Defence against drones: 420 million Euro for German airports

The German Federal Police wants to equip 14 airports against unwanted drones. The government estimates the costs for each system at 30 million euros. A prototype is currently being tested in Hamburg by an armaments company and the Bundeswehr.

The German government is planning the nationwide introduction of a permanently installed drone defence. This was written by the Parliamentary State Secretary in the Ministry of Transport, Innovation and Technology, in response to a written question. A total of 14 German commercial airports are to be equipped with such a system. The costs were recently outlined by the government in its answer to a minor interpellation. These would be „currently valued at €30 million per airport“. In total, the technology might then cost around €420 million.

The systems consist of different components. Initially, they are to detect and classify approaching drones with the help of sensors. For this purpose, a query is made with a database of all known drones, which also contains options for disrupting or engaging. The aircraft is then assigned to a threat level. The incident is immediately reported to the responsible organisations or authorities. They will then decide on countermeasures.

Interception drone performs „automated removal“

Until recently, the Federal Ministry of Education and Research funded the development of corresponding procedures in four other projects for the detection and interception of unmanned aircraft with around nine million Euros. These projects involved identification using antennas and radar systems as well as sensors that determine the electronic „fingerprint“ of the flying objects. Countermeasures can be carried out either with jamming signals or with small drones equipped with a net for interception.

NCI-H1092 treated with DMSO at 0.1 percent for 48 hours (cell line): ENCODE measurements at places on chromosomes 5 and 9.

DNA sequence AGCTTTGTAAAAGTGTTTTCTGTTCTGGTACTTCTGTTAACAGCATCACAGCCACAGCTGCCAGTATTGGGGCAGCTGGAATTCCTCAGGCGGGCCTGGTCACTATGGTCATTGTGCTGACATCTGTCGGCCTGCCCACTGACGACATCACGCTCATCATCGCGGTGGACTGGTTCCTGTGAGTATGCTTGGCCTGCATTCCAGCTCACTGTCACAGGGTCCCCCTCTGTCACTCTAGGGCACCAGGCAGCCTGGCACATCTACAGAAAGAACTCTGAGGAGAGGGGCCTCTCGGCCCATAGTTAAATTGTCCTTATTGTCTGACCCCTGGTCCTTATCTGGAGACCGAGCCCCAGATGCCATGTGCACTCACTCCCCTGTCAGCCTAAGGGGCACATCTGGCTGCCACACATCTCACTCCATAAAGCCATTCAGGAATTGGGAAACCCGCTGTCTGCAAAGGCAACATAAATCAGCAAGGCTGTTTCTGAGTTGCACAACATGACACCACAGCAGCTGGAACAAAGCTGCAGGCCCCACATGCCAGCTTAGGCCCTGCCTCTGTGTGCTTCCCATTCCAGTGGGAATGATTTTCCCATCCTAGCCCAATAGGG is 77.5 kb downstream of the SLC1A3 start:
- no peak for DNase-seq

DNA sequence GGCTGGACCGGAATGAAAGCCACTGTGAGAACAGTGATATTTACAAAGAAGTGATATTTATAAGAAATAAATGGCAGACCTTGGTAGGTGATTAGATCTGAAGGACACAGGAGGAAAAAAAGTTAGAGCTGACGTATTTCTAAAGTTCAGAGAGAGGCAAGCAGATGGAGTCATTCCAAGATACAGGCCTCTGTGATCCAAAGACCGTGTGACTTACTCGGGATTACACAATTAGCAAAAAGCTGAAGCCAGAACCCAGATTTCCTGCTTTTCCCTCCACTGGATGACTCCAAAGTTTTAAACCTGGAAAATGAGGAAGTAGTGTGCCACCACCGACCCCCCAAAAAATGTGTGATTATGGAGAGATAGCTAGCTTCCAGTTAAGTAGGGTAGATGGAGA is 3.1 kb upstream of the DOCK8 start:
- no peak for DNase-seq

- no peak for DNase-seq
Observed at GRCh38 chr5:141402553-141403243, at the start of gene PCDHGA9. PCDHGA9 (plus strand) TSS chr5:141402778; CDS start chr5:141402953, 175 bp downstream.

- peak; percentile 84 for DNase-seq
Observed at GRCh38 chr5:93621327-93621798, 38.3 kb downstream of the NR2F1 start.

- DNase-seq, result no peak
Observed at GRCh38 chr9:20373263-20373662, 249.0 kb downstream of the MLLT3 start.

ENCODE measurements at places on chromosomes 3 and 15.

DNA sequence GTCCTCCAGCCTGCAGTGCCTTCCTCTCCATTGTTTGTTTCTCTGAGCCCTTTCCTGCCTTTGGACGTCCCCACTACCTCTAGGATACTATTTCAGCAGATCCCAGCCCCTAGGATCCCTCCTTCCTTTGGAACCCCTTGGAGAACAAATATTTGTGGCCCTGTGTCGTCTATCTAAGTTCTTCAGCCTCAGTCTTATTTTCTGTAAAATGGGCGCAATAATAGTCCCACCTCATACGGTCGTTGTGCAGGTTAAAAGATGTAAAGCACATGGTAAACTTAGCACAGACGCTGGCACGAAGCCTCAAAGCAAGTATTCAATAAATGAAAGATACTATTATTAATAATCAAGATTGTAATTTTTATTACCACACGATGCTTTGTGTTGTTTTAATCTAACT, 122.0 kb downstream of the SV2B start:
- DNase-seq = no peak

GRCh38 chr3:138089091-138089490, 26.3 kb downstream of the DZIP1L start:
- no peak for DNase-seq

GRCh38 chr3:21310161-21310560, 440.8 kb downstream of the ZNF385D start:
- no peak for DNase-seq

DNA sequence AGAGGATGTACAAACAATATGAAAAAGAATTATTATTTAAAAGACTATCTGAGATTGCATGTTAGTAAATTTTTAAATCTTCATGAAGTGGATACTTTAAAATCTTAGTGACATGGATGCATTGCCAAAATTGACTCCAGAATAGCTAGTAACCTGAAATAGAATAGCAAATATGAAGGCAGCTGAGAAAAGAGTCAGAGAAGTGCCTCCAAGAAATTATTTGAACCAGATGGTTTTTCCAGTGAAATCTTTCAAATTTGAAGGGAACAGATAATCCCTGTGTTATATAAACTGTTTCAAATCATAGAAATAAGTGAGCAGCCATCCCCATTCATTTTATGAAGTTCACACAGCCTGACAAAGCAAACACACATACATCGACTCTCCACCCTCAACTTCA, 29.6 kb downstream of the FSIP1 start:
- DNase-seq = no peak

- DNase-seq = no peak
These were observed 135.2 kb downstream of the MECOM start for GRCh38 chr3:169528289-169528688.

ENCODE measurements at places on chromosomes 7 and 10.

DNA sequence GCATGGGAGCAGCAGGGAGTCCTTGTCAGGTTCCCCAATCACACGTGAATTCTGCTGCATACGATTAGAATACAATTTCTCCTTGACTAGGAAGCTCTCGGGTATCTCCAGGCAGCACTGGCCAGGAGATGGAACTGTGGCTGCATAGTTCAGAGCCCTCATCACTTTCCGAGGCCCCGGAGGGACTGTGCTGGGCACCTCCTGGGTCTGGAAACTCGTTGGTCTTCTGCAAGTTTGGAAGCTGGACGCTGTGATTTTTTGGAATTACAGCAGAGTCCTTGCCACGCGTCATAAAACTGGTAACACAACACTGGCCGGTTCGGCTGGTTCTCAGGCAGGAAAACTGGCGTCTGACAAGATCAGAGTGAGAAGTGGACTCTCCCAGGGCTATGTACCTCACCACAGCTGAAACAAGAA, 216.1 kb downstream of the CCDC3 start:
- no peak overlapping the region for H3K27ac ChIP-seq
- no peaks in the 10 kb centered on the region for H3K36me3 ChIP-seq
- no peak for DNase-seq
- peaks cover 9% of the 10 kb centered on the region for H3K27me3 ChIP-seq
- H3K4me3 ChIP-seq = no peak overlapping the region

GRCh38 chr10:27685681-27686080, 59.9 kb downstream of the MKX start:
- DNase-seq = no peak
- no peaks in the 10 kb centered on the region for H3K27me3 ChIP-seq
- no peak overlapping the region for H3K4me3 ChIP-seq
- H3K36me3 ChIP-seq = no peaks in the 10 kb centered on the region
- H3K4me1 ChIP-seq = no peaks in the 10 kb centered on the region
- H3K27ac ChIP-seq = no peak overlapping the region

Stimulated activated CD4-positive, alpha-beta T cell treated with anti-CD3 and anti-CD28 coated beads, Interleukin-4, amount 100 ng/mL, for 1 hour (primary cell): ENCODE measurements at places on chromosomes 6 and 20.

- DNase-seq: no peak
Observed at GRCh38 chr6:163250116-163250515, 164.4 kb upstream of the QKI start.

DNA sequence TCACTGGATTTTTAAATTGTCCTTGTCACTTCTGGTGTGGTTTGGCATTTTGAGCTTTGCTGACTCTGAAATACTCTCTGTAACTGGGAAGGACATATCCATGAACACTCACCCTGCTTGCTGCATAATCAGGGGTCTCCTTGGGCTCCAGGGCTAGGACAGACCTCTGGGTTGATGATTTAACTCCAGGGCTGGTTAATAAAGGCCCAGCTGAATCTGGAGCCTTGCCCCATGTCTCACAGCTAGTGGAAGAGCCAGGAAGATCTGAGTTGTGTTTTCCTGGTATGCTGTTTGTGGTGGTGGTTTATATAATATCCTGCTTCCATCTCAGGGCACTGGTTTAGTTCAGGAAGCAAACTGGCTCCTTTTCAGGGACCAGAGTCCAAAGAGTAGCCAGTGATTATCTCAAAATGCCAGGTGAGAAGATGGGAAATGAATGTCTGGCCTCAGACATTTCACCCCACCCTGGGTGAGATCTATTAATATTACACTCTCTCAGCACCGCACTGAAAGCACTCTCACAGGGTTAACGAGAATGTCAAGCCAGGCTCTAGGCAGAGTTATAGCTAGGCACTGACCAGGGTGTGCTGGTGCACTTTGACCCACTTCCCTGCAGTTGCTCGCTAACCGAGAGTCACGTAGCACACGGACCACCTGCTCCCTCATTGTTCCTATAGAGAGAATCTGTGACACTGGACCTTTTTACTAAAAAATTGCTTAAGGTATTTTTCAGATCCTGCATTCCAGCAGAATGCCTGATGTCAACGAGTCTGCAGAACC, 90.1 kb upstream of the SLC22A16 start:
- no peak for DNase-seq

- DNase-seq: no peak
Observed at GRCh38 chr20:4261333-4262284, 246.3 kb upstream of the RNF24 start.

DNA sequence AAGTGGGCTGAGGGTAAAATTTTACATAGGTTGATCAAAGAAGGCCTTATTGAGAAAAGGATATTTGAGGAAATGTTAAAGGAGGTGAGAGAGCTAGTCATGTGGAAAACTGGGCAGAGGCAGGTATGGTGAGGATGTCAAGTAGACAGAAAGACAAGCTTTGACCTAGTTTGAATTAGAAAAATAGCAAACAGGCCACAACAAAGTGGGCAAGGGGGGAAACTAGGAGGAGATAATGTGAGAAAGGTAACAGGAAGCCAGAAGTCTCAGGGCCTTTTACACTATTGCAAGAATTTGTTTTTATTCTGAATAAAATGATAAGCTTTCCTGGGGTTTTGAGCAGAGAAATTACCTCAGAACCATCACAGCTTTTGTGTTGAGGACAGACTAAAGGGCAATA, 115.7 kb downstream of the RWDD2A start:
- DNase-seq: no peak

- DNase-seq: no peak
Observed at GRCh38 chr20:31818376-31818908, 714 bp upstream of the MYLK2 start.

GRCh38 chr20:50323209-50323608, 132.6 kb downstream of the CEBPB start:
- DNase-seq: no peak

The Ministry of Transport is currently testing a prototype of the planned system against „illegally operating drones“ at Hamburg Airport. The „Falke“ („Falcon“) project plans to counter unmanned intruders with an interceptor drone without human intervention. In „Falke“ this is described as „technology for automated capture“. The two drones are to conduct a „dogfight“. If successful, the airport drone would also carry out the „automated removal“ of the intruding drone.

The Hamburg defence system is made by the Hensoldt company, which used to belong to the Airbus armaments group. Also involved is the German company EuroAvionics, which manufactures electronic devices for helicopters and drones. Following a takeover in 2017, EuroAvionics now also belongs to Hensoldt. Another partner in „Falke“ is the Hamburg University of the Bundeswehr, with the Federal Police and Lufthansa AG also on board. In December, the parties involved in „Falke“ received 2.1 million euros from the Ministry of Transport, the funding notice was handed over personally by its Minister Andreas Scheuer.

Close cooperation between the Ministry of Transport and the Ministry of the Interior

The detection and defence against drones at airports is the task of the Federal Police and thus falls under the responsibility of the Ministry of the Interior. In the approach and departure area of commercial aircraft, however, the Ministry of Transport is responsible for the detection of unwanted drones. The two ministries therefore work closely together in drone defence. The Federal Police are currently drawing up a timetable for its nationwide introduction. The German Air Traffic Control will provide a „technical data interface“ between detection and defence and thus between the two ministries.

A „Drones Coordination Unit“ evaluates drone related findings from the police, judicial, military and air traffic sectors and organises regular meetings for the authorities involved.

As far as is known, incidents involving unwanted drones at airports are declining. Whereas 158 incidents were registered in 2018, in 2019 there were only 125.

Image: The ministers Scheuer and Seehofer want to destroy drones at airports by using nets (all rights reserved MIDRAS).

Autor: Matthias Monroy

Knowledge worker, activist, editor of the German civil rights journal Bürgerrechte & Polizei/CILIP.